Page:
Patriots

Haley knows defense faces a tough test

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Haley knows defense faces a tough test

FOXBORO -- Todd Haley knows his defense faces a tough test on Monday night. He realizes all of the options that Tom Brady has to utilize.

And forget about preventing the Pats from putting points on the board. The Kansas City Chiefs coach said in a conference call on Wednesday, that it's going to be tough enough to just slow them and their no-huddle offense down.

"Offensively, Tom looks like he's playing at as high a level as we've seen him play," said Haley. "He's got a lot of good -- some veteran, some young -- developing players that look like they all have a chance to be really, really good.

"What Welker's doing to this point is just phenomenal. Having coached receivers for a long time, I know he was really, really good, but what he's doing right now is just off the charts. And then throw in the fact that Gronkowski has 700-plus yards and you still have a guy like Deion Branch over there, and Chad Ochocinco and Hernandez, and the two running backs I really, really like, including Woodhead.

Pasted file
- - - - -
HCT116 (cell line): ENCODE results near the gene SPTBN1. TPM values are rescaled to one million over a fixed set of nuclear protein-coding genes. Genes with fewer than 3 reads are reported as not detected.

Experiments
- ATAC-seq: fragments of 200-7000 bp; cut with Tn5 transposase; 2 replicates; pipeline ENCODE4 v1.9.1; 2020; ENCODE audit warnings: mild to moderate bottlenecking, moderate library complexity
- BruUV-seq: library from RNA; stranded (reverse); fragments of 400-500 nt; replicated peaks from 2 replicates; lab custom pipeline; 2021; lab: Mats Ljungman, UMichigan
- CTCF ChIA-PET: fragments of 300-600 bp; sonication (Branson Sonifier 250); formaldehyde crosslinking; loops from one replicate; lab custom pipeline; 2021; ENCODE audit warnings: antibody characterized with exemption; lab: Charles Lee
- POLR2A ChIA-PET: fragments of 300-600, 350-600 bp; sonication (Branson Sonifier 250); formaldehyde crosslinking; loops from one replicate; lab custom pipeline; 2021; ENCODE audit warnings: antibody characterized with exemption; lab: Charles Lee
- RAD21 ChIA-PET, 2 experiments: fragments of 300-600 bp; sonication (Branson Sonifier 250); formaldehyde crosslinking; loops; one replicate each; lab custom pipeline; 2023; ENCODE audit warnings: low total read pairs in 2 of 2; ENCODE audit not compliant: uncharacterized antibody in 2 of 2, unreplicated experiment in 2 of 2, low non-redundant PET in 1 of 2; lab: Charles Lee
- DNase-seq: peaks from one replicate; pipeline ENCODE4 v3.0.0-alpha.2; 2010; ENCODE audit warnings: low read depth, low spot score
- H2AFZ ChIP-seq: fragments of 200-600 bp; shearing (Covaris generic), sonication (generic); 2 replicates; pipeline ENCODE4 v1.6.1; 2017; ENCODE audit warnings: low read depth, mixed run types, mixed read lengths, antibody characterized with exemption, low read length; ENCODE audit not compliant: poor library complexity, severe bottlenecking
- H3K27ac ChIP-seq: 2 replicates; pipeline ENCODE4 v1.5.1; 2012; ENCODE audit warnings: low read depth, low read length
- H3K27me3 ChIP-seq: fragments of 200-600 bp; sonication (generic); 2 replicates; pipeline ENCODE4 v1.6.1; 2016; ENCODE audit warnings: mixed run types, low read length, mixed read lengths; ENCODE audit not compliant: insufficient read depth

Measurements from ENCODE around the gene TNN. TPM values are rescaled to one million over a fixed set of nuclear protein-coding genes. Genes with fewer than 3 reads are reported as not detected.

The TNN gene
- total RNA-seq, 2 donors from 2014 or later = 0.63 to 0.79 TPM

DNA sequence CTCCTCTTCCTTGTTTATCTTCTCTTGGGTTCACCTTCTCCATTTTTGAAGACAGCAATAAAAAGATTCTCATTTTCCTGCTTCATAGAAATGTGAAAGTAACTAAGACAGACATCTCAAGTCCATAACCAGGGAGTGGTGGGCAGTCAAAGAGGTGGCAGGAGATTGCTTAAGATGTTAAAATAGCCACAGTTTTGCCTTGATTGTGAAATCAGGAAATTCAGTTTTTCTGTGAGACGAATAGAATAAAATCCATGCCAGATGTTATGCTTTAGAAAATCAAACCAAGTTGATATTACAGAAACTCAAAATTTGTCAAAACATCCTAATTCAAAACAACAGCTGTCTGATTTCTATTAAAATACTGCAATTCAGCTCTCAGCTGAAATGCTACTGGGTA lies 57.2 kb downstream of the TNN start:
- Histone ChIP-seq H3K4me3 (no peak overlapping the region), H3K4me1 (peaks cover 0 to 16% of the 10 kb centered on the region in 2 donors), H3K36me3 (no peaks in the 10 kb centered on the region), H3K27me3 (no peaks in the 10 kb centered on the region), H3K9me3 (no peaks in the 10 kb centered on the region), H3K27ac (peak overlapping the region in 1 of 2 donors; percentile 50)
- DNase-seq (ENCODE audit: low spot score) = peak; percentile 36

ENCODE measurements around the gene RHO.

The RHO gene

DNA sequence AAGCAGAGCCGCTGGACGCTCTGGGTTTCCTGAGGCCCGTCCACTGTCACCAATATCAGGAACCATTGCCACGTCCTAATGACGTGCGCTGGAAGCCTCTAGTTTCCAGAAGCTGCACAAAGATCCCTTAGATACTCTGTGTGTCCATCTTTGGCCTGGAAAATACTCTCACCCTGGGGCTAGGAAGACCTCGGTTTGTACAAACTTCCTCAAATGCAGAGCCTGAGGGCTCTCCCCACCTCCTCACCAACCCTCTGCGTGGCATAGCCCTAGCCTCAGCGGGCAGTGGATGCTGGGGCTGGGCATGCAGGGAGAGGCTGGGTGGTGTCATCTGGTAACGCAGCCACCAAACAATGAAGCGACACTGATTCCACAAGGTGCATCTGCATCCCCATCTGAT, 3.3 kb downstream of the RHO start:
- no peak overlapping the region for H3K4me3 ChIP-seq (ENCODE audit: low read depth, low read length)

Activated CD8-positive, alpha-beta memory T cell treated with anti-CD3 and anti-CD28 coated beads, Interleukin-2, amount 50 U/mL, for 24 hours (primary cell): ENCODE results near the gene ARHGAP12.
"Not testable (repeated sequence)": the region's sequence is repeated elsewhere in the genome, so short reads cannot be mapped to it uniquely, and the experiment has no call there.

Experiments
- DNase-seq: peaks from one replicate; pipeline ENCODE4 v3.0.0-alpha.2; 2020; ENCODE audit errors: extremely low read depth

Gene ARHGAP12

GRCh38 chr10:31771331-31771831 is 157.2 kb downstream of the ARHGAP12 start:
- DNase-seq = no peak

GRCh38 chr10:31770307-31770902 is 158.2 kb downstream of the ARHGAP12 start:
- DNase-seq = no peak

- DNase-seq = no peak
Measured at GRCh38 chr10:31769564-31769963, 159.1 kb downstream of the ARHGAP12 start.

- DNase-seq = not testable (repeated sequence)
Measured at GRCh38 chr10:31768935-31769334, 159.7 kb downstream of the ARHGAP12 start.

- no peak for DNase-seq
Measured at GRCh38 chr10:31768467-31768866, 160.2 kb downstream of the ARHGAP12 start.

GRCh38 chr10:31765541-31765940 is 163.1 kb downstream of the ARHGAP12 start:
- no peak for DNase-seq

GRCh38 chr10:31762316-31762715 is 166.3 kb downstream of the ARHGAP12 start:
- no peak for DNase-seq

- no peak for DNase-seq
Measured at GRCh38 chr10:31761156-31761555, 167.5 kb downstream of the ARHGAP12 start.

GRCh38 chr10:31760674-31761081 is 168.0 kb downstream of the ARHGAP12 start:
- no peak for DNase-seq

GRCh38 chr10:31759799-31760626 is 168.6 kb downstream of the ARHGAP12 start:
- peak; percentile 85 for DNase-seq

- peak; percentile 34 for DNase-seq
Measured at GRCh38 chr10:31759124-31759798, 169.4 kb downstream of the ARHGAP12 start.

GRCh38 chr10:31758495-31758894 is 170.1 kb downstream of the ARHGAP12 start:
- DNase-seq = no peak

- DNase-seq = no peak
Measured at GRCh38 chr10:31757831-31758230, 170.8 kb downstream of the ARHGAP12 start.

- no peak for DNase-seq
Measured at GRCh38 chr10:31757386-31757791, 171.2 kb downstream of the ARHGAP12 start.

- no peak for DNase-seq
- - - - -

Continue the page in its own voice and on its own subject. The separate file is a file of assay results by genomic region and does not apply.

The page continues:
"So up front, they're as solid and sound as any team we've seen, as far as protecting the quarterback," added Haley. "And they look like they have a chance to keep getting better. It's a great challenge for our defense to even slow down this offense."

Haley went on to praise New England's tight-end duo of Rob Gronkowski and Aaron Hernandez, who are a major part of the Patriots' offense.

"Both of these guys are really playing well, Hernandez and Gronkowski," said Haley. "Players that I, personally, really thought a lot of, coming out of college. We spent time with both of those guys at the combine. We spent a lot of time watching tape. They're players that I really, really thought had a chance to be good, and they haven't disappointed."

Gronkowski's name will be fresh in Kansas City's mind, as he was all over the game film from New England's 37-16 win over the New York Jets on Sunday night.

Brady found Gronkowski eight times for 113 yards and two touchdowns in that win. And on Wednesday, Haley compared him to . . . former wide receiver Keyshawn Johnson.

"Gronkowski is just a physical presence that, much like some receivers that I've coached in the past -- like a Keyshawn Johnson or somebody like that -- once the quarterback understands that you can throw it to him when he's covered, that's always a great trait or characteristic to have," said Haley. "If you're a guy catching the ball from a quarterback, and the quarterback knows he can throw it when you're covered, which obviously Tom does a bunch, that's just a testament to Rob and really how good he is able to position and use his body to make catches on top of it. Just great, great hands."

Julio Jones presents Johnson Bademosi opportunity to prove he's not niche player

Julio Jones presents Johnson Bademosi opportunity to prove he's not niche player